Tuesday, September 11, 2007

Python: PyWeek


I just finished PyWeek! (Here's the code.) It's a contest where you have one week to write a video game using PyGame. We also used PGU, which is a pretty helpful library for writing video games. This time, my buddy Adam Ulvi participated with me. We took two days off from work and wrote about 800 lines of code. I'm proud to say we created what I think is a pretty impressive and fun game.

I leaned pretty heavily on object-oriented programming this time. I know a lot of people like to talk smack about OOP, but I often find it helpful. The player, the enemies, and even the artillery all subclass a class called SuperSprite that takes care of things like integrating per-frame movement, per-frame animation, collisions, etc. OOP lets me say "these guys should all act exactly the same except in these slightly different ways." Often times, the subclass is no more than a few class-level constants, like a different image. Sometimes they behave slightly differently, which is achieved by overriding a single method.

Since I'm also a fan of functional programming, I also relied heavily on closures for doing animation. Each subclass of SuperSprite has an animator_func function. It's a pointer to whatever function I happen to be using for animation at the time. Hence, when you destroy an enemy, I set that enemy's animator_func to a closure that animates the enemy's explosion:
    def create_destroyed_animator(self):

"""This is the animator for when the enemy is damaged.

And by "damaged" I mean exploding. This function returns a closure.

"""

def f():
f.count += 1
n = f.count / 3
if n <= 2:
self.image = self.g.images['explosion-%s' % n][0]
else:
self.after_destroyed_func()

def task():
self.invincible = True

play_wav('explosion.wav')
f.count = 0
self.g.post_frame_tasks.append(task)
return f
The closure plays number games with the frame count to switch images every few frames and then finally go away. This made it really easy to animate explosions using three successive images. We used this same trick to animate a bunch of different things.

Another neat thing is that the turrets always turn to face you when they shoot. My trigonometry is pretty rusty and I was pretty tired when I came up with that code, so I'm just glad that I was able to remember sohcahtoa.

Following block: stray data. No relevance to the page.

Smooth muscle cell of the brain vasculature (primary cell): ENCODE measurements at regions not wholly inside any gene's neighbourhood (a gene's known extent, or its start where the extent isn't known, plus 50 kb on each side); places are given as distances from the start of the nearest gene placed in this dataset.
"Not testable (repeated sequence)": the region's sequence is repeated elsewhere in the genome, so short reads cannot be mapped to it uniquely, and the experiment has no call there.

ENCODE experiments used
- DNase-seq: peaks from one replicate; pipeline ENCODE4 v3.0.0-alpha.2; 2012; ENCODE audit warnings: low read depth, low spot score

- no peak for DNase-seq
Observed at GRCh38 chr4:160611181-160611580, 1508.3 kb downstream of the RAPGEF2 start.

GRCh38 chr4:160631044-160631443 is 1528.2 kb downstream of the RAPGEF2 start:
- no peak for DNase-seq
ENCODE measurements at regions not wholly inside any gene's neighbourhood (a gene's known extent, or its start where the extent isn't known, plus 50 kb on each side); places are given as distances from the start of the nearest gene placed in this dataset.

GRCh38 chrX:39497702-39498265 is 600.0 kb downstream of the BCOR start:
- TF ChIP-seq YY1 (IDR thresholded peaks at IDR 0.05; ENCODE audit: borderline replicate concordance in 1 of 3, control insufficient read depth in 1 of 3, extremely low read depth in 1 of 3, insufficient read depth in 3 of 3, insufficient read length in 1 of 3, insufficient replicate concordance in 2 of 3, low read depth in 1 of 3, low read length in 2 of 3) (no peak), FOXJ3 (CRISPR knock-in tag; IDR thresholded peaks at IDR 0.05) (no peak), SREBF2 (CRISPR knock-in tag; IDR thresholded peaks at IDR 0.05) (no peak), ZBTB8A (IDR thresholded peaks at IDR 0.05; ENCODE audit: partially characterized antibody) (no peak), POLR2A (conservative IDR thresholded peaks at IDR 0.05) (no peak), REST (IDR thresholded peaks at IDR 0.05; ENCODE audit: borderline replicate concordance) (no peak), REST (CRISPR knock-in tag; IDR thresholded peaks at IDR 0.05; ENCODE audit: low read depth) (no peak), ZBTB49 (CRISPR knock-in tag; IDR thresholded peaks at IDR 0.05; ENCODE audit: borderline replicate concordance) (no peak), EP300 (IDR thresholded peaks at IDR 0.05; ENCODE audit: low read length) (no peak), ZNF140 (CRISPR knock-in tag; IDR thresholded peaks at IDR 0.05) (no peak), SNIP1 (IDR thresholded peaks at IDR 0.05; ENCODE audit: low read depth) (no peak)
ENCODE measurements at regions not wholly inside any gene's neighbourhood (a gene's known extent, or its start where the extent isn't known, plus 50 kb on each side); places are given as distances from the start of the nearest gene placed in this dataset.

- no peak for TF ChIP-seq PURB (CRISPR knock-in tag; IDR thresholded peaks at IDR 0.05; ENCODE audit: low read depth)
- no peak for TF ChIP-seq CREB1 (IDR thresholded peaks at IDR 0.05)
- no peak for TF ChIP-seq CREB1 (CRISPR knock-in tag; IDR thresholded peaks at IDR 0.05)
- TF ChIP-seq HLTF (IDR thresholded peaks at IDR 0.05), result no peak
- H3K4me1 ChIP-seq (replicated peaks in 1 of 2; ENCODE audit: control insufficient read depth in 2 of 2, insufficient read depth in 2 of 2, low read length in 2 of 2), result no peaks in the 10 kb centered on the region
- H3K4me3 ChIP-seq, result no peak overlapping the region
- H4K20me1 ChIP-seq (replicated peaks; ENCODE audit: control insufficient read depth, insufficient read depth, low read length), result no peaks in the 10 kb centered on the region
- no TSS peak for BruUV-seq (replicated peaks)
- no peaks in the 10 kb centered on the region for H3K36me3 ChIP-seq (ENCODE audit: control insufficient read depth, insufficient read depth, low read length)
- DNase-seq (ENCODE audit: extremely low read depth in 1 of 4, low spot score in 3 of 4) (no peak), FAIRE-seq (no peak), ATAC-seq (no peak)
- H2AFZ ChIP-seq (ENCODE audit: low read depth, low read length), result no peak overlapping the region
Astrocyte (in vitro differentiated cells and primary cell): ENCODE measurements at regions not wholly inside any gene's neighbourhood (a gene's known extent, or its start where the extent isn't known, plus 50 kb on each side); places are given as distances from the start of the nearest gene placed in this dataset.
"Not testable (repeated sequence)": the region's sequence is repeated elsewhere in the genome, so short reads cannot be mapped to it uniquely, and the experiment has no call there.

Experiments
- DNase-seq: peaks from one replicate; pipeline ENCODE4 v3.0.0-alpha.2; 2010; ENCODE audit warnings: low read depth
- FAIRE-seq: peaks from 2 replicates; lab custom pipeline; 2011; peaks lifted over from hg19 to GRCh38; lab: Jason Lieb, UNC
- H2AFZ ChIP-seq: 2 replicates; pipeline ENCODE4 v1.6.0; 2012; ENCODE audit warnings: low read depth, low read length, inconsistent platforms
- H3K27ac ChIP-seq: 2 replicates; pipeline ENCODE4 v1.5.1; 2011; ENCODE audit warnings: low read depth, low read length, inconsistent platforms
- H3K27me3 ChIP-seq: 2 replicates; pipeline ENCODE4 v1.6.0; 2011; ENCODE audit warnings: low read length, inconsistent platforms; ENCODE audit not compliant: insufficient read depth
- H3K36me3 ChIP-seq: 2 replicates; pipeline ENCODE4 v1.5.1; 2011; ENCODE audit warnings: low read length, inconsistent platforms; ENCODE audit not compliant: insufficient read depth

All in all, I'm pretty thrilled about what we came up with. There are many programmers in the world who are far more talented than I am, but it's nice to actually create something in so short a time span and say, "Hey, look what I can do!"

5 comments:

Rob De Almeida said...

Cool! I haven't tried your game yet since I'm moving down the list on alphabetical order, but it looks promising!

I used a similar approach on my game, Galvinball. The idea is that you can create arbitrary rules like "ALL DOGS CLOSE TO PLAYER TELEPORT" at any time during the game. The rules follow a simple DSL, and when processed they return closures that act on the corresponding objects. The closures can be inserted into two different queues, one that is called at the beginning of the frame, and one after the frame is finished.

adam u. said...

Rob, I'll have to check your game out, the idea of totally arbitrary rules sounds like a neat hack!

I'm still pretty green when it comes to OO and Python so for me the best part was working with JJ. You know you're dealing with a perfectionist when the guy is still refactoring out two-liners on the 14th straight hour of hacking ;-)

3am watching "survivorman" eating frozen pizza.. that's how programming contests are won!

Shannon -jj Behrens said...

> I used a similar approach on my game, Galvinball.

cool :)

Shannon -jj Behrens said...

> 3am watching "survivorman" eating frozen pizza.. that's how programming contests are won!

w00t!

Shannon -jj Behrens said...

The source code is now on GitHub: https://github.com/jjinux/hellacopy